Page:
I’m often asked to help a company refine its sales force compensation plans. As a consulting company, that’s work we regularly do. I believe in having a well-designed, effectively managed compensation plan as a fundamental part of any productive sales system.
But, it’s a mistake to think the compensation plan is the entire solution. It’s only a part.
The reason a company will call us to help with the compensation plan often is a deeper issue. Its sales are flat or even declining. It is casting about to find a solution to the lack of sales effectiveness and has arrived at compensation as the culprit.
It might very well be contributing to the general malaise. But it’s rarely the only issue. Let’s consider some other factors commonly contributing to dismal sales numbers.
Sales is a sophisticated profession where the skill set of the highest performers is significantly greater than that of the mediocre ones. And the ugly truth is most B2B salespeople don’t know how to do their jobs well. They have never been instructed in the best practices of the best salespeople. They have struggled to learn on their own, on the job, through trial and error. Some of them have arrived at routines that have been successful for them but most have not.
You can change the compensation plan all you want, but if you don’t instruct the salespeople in how to do the thing you are paying them to do, your results will be considerably less than spectacular.
Here’s an example. Let’s say you want to gain new customers. So, you change your compensation plan to pay a premium for new customers. That’s good, and some salespeople will, as a result, put more effort into acquiring new customers.
But, that doesn’t mean any of them know how to do this well. While some will be attracted to the income, the lack of comfort associated with how to do it will be a far greater force holding them back.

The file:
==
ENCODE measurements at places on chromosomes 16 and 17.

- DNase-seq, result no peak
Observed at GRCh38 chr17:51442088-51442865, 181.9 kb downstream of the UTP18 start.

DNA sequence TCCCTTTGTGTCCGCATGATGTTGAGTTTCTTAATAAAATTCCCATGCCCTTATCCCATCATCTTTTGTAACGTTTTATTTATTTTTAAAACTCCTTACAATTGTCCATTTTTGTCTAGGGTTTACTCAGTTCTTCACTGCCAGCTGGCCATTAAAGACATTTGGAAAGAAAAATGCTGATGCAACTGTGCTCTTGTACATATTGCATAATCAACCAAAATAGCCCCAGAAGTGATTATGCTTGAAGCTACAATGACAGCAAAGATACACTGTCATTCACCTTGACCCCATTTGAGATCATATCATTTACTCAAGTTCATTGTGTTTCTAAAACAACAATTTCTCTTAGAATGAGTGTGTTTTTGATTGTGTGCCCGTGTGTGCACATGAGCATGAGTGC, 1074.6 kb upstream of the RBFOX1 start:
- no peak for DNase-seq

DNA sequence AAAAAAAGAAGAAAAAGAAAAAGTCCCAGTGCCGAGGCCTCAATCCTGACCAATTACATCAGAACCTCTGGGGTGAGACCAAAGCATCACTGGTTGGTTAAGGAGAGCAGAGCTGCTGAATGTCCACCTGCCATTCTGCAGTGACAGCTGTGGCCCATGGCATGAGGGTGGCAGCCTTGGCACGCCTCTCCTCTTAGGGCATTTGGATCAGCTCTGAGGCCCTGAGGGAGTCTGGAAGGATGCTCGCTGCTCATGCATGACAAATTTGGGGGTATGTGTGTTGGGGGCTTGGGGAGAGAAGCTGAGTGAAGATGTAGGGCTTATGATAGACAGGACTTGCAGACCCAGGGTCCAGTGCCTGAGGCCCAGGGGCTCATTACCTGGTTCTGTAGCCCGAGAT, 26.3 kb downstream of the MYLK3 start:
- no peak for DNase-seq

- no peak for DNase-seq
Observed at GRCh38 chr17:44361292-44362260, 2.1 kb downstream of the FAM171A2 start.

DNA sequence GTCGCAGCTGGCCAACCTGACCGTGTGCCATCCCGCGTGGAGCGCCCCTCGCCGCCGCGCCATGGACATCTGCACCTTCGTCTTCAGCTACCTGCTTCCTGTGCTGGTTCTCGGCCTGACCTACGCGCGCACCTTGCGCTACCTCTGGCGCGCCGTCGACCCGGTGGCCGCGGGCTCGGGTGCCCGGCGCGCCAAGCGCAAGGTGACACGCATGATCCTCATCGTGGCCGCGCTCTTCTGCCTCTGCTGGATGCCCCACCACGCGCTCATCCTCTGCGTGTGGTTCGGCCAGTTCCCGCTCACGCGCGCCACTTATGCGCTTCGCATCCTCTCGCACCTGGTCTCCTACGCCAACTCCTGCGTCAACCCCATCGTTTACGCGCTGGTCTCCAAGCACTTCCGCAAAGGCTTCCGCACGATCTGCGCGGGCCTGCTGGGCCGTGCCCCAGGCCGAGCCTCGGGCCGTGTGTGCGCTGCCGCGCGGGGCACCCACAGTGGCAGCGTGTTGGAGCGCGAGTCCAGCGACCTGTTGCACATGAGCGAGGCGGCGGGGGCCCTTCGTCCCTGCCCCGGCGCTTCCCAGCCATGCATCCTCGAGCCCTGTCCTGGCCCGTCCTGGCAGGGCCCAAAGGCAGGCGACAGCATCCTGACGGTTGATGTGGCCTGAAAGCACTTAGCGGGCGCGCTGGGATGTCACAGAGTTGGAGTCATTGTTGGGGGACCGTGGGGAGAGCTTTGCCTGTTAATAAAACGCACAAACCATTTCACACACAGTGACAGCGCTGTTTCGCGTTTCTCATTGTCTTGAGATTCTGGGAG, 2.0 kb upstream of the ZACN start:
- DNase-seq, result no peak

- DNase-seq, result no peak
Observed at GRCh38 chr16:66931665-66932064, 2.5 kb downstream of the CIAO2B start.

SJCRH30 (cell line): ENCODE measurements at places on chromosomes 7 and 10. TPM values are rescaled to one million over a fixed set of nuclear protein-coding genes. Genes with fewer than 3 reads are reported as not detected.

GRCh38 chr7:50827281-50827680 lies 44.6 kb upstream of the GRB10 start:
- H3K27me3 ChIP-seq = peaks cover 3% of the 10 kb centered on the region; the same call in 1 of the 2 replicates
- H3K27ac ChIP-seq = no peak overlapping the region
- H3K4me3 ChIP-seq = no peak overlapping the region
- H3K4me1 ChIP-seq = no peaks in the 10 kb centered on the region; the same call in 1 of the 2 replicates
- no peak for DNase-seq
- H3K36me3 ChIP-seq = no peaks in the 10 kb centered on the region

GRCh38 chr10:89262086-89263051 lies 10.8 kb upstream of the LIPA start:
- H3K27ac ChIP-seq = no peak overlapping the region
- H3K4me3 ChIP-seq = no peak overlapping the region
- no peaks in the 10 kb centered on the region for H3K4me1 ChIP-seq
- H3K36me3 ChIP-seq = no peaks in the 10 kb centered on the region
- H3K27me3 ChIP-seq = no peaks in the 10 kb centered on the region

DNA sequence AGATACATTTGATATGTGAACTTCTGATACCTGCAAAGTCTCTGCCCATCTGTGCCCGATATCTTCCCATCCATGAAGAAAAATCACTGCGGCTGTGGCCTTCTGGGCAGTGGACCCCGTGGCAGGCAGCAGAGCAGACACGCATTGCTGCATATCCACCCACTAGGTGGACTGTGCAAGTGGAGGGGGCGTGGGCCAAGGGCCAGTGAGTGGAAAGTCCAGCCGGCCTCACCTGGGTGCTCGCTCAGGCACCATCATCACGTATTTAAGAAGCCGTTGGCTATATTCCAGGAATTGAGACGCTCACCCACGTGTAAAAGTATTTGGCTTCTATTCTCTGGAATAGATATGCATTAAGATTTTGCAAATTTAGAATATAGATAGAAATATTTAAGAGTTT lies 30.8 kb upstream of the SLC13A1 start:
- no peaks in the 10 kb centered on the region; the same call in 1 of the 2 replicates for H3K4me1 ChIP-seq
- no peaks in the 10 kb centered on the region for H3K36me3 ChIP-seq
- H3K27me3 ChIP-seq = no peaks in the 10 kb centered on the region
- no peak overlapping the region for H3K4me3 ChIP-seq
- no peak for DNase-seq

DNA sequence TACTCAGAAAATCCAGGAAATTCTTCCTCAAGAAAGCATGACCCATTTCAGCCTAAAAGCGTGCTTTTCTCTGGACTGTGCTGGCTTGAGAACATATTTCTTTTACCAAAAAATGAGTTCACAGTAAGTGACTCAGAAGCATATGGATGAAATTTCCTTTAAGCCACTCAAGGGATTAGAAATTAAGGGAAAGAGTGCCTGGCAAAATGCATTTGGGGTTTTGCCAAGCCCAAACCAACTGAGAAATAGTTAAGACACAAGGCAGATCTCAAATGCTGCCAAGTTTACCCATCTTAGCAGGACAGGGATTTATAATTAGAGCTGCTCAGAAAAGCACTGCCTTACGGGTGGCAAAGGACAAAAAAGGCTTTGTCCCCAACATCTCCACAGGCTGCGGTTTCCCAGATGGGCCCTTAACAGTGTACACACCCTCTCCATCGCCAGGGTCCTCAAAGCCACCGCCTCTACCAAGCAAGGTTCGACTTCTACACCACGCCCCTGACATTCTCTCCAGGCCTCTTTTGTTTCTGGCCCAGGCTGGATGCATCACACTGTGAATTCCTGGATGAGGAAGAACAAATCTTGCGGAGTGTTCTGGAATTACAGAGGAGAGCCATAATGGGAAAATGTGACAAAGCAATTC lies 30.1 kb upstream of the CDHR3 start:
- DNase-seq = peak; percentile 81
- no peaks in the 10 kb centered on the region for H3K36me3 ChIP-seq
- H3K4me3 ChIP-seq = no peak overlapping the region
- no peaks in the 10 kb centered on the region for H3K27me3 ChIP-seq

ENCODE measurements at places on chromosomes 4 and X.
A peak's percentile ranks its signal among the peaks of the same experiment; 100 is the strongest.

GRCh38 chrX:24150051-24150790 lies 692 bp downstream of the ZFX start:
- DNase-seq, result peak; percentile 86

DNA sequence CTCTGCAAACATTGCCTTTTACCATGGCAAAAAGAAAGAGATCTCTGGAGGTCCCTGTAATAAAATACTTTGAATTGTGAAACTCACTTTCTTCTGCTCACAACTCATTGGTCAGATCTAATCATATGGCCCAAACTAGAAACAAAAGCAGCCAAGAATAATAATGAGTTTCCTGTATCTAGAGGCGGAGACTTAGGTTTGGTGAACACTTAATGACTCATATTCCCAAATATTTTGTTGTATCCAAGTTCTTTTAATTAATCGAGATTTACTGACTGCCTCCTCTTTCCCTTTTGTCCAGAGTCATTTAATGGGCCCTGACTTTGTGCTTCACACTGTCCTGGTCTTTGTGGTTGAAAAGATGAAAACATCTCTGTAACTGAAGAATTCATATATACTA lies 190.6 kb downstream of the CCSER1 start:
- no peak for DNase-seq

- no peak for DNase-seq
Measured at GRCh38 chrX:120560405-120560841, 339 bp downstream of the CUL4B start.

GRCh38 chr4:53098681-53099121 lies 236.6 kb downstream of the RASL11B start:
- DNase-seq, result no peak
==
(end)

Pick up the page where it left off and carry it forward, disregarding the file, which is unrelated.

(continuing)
If you pay them a premium to create new customers, then train them specifically on how to do that, you’ll find your change in sales force compensation will make a dramatic improvement in their behavior.
The same can be said for any specific behavior you want to encourage through a revised sales force compensation plan. It won’t do you much good to emphasize key account penetration, key product line sales, etc., unless you take the time to show them how to do what you want them to do.
The practices and routines followed by sales management can have a great impact on the performance of the salesperson. For example, if you change your compensation plan to emphasize acquiring new accounts, and your sales manager never measures the number of new accounts acquired, never measures the various steps in that process, never asks the salesperson about it, nor holds him accountable in any way, your change in sales force compensation will be ineffective.
Sales managers need to measure the progress on every performance indicator encouraged by the compensation plan. They need to have regular meetings with each salesperson in which the topic of conversation is dictated by the sales manager and focuses on specific progress on each performance indicator and specific plans to achieve greater numbers.